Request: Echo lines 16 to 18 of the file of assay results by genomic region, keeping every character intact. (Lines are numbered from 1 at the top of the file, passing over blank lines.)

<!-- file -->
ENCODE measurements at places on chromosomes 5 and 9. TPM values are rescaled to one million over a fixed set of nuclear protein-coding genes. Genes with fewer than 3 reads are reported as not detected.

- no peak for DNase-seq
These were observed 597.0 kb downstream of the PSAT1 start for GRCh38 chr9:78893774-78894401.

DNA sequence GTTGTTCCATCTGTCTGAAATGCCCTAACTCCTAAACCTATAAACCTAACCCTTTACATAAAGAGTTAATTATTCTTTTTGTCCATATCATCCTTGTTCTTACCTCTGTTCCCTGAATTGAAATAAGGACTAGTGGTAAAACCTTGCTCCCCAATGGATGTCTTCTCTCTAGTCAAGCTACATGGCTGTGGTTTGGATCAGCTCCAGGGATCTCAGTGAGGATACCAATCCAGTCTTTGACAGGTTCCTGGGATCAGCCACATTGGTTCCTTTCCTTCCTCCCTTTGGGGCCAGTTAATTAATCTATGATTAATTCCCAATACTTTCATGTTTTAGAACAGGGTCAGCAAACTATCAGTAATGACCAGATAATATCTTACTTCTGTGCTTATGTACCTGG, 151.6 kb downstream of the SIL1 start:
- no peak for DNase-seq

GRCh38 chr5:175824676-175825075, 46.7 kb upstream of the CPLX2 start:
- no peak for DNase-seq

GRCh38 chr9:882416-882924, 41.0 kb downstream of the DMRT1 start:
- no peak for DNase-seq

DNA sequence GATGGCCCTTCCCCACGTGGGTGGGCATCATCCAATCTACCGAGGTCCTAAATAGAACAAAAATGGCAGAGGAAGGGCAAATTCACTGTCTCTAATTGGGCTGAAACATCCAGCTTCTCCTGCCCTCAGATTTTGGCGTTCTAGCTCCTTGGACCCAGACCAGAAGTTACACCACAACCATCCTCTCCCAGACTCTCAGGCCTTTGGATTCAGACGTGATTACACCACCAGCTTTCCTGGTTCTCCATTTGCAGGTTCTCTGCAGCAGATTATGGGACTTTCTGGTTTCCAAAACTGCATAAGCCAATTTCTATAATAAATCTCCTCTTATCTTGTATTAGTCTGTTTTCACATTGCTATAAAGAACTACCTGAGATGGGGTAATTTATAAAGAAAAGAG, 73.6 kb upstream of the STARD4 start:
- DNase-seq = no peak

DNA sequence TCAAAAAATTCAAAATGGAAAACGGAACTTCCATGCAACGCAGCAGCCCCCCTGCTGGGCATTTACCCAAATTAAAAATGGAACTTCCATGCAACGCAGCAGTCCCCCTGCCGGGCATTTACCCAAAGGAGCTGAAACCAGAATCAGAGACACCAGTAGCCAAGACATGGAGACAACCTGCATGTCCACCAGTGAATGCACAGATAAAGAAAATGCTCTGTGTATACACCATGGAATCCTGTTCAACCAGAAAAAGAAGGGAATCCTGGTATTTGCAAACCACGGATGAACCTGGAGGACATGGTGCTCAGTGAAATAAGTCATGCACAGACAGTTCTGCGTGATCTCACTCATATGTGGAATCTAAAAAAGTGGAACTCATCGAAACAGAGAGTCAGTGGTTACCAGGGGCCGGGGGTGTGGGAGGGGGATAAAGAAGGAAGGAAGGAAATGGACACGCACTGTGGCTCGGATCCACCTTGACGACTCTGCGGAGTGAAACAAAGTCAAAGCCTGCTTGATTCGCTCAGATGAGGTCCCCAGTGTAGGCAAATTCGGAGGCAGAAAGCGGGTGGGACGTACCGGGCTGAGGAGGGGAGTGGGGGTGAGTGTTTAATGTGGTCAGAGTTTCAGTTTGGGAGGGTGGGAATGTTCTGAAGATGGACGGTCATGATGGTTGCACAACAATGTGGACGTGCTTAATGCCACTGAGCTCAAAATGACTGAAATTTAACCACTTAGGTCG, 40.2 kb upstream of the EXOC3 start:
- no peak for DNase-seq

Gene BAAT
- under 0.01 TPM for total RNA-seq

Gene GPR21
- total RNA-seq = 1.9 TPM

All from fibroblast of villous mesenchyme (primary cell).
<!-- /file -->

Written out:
Gene GPR21
- total RNA-seq = 1.9 TPM

All from fibroblast of villous mesenchyme (primary cell).